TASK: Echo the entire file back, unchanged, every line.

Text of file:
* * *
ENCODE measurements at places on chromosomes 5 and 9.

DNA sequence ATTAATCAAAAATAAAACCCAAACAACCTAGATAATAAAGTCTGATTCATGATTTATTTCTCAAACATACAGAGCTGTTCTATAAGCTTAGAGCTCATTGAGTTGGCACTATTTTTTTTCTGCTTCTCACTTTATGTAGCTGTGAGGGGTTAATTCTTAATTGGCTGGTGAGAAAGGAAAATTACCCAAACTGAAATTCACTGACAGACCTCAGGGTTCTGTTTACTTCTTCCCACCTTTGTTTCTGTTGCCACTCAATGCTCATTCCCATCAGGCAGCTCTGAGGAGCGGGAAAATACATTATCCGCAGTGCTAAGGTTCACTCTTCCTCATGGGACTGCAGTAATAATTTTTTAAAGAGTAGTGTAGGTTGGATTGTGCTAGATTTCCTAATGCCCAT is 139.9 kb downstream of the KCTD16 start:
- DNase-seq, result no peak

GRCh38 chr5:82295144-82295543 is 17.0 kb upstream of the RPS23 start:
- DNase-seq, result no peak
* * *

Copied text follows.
ENCODE measurements at places on chromosomes 5 and 9.

DNA sequence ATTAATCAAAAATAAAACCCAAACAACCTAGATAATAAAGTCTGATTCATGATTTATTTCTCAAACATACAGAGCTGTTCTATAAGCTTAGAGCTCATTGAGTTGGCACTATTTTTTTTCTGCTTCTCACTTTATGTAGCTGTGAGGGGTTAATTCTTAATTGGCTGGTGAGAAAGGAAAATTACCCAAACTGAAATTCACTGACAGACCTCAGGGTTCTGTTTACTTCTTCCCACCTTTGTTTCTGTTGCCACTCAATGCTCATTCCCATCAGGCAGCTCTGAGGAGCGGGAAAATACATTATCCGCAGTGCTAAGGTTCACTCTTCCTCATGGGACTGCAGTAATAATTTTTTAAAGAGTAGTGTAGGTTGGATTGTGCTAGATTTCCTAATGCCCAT is 139.9 kb downstream of the KCTD16 start:
- DNase-seq, result no peak

GRCh38 chr5:82295144-82295543 is 17.0 kb upstream of the RPS23 start:
- DNase-seq, result no peak